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Key Insights

  • Gyokuro is a high-grade Japanese green tea known for its sweet, umami-rich flavor and vibrant green color.
  • The tea is grown in the shade for approximately three weeks before harvesting, enhancing its unique qualities.
  • There are various types of Gyokuro, each with distinct characteristics.
  • Gyokuro offers numerous health benefits, including antioxidants and improved mental alertness.
  • Proper selection and storage are crucial for maintaining the quality of Gyokuro.

Origins of Gyokuro

Historical Background

The history of Gyokuro dates back to the early 19th century. It was first produced in 1835 by Yamamoto Kahei, a tea merchant from Uji, Kyoto. Inspired by the shading techniques used in the production of tencha (the base material for matcha), Yamamoto experimented with shading the tea plants before harvesting, resulting in a tea with a distinctive sweet and umami-rich flavor.

Introduction to Japan

Gyokuro quickly gained popularity among tea connoisseurs and became a symbol of high-quality Japanese green tea. Its unique flavor and labor-intensive production process set it apart from other types of green tea, establishing its reputation as one of the finest teas in Japan.

Development and Popularization

Over the years, the techniques for producing Gyokuro have been refined and perfected, with regions like Uji, Yame, and Shizuoka becoming renowned for their high-quality Gyokuro. Today, Gyokuro is celebrated both in Japan and internationally for its exceptional taste and quality.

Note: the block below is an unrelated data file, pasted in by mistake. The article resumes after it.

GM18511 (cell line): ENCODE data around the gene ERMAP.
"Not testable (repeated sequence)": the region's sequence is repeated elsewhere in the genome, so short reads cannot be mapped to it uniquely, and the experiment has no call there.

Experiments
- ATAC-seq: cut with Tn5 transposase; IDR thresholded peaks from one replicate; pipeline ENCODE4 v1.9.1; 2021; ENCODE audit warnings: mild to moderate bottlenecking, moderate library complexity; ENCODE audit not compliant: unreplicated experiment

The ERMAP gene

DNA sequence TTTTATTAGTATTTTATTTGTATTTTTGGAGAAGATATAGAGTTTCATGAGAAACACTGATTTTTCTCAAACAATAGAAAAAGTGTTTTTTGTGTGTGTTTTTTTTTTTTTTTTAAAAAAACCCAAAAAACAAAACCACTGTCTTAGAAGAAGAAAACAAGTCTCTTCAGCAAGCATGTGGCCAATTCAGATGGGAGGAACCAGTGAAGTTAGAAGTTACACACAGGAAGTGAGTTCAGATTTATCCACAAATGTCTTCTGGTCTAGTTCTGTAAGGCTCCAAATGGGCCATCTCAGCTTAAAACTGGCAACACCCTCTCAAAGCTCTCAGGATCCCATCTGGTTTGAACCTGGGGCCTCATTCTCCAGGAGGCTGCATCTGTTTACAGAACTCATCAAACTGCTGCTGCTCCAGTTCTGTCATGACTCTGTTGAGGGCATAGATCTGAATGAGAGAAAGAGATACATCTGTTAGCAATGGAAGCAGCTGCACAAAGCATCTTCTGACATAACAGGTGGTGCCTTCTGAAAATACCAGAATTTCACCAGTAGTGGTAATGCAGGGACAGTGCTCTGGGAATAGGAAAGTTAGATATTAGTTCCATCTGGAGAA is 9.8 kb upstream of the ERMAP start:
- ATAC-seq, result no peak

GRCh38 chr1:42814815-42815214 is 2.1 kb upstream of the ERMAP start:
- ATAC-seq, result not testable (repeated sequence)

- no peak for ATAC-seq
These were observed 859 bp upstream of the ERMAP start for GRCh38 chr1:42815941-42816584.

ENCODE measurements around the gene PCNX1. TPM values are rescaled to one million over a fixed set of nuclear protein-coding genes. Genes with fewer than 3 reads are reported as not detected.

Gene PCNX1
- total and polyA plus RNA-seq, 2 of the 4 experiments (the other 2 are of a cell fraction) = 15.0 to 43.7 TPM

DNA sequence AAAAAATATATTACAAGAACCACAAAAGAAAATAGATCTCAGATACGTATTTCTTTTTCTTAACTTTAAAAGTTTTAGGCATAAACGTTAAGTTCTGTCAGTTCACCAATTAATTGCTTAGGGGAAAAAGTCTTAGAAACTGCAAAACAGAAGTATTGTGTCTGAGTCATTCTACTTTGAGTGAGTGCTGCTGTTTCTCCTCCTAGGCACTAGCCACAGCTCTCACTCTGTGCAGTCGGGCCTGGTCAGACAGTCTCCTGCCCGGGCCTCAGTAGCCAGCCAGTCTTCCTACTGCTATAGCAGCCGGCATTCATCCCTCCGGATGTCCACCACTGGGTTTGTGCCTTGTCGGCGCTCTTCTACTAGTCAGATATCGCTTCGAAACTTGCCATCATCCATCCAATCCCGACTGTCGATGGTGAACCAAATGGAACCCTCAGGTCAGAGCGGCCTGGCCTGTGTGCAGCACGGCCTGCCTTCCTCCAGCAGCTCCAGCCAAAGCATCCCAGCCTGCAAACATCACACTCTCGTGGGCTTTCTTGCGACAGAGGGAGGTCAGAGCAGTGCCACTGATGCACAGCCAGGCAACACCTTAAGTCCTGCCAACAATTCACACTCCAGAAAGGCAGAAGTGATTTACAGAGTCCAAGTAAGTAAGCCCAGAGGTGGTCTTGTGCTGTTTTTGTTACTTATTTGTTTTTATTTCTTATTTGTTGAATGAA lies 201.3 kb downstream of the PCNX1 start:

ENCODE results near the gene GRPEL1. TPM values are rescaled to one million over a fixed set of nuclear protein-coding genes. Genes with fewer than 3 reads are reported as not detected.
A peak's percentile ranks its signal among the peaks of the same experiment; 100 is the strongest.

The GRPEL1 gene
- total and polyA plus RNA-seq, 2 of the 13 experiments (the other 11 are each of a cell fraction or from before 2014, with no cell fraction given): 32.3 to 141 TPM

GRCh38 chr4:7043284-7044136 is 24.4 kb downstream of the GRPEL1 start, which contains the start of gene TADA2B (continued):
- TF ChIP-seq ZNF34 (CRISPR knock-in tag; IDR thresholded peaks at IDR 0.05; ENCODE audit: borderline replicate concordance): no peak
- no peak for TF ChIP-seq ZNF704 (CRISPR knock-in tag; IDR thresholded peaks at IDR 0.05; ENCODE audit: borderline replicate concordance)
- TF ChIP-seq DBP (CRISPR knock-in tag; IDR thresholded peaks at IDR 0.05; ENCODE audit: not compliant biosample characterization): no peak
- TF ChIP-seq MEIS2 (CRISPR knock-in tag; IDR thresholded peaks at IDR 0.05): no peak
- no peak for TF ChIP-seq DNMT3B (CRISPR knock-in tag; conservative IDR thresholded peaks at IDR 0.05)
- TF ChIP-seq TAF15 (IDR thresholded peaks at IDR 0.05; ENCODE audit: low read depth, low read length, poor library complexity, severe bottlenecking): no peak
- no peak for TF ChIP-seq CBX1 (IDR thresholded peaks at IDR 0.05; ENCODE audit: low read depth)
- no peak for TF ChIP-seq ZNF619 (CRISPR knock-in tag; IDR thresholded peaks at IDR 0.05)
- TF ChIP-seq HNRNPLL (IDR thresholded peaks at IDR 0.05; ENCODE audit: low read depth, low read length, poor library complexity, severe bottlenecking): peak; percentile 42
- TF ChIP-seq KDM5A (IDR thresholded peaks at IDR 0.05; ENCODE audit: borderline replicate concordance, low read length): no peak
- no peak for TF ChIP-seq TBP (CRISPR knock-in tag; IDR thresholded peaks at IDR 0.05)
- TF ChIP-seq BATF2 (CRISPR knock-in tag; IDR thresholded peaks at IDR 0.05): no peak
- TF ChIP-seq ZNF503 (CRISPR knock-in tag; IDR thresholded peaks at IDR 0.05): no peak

Gyokuro Production Process

Shading the Tea Plants

The defining characteristic of Gyokuro production is the shading of the tea plants. Approximately three weeks before harvesting, the tea bushes are covered with straw mats or synthetic shading materials to block about 85-90% of sunlight. This shading process increases the chlorophyll content and reduces the tannins, resulting in a sweeter, less astringent tea.


Gyokuro is typically harvested in late April to early May. Only the youngest, most tender leaves are picked by hand to ensure the highest quality. The timing of the harvest and the careful selection of leaves are crucial to the final flavor of the tea.

Steaming and Rolling

Immediately after harvesting, the leaves are steamed to prevent oxidation and preserve their vibrant green color. The steaming process for Gyokuro is slightly shorter than that for other green teas to retain more of its delicate flavors. After steaming, the leaves are carefully rolled to release their juices and shape them into fine needle-like structures.

Drying and Sorting

The rolled leaves are then dried to reduce moisture content and ensure a longer shelf life. The drying process is meticulously controlled to maintain the tea's quality. Finally, the leaves are sorted and graded based on their size, shape, and quality, with the highest grades reserved for the best leaves.

Types of Gyokuro

Uji Gyokuro

Uji Gyokuro, from the Uji region near Kyoto, is considered the pinnacle of Gyokuro production. Known for its refined and delicate flavor, Uji Gyokuro has a rich history and is highly prized by tea connoisseurs.

Yame Gyokuro

Yame Gyokuro, from the Yame region in Fukuoka Prefecture, is another highly esteemed variety. It is known for its full-bodied flavor and deep umami taste. The region's climate and soil conditions contribute to the unique characteristics of Yame Gyokuro.

Shizuoka Gyokuro

Shizuoka Prefecture, the largest tea-producing region in Japan, also produces high-quality Gyokuro. Shizuoka Gyokuro is known for its well-balanced flavor and aroma, offering a slightly different profile compared to Uji and Yame Gyokuro.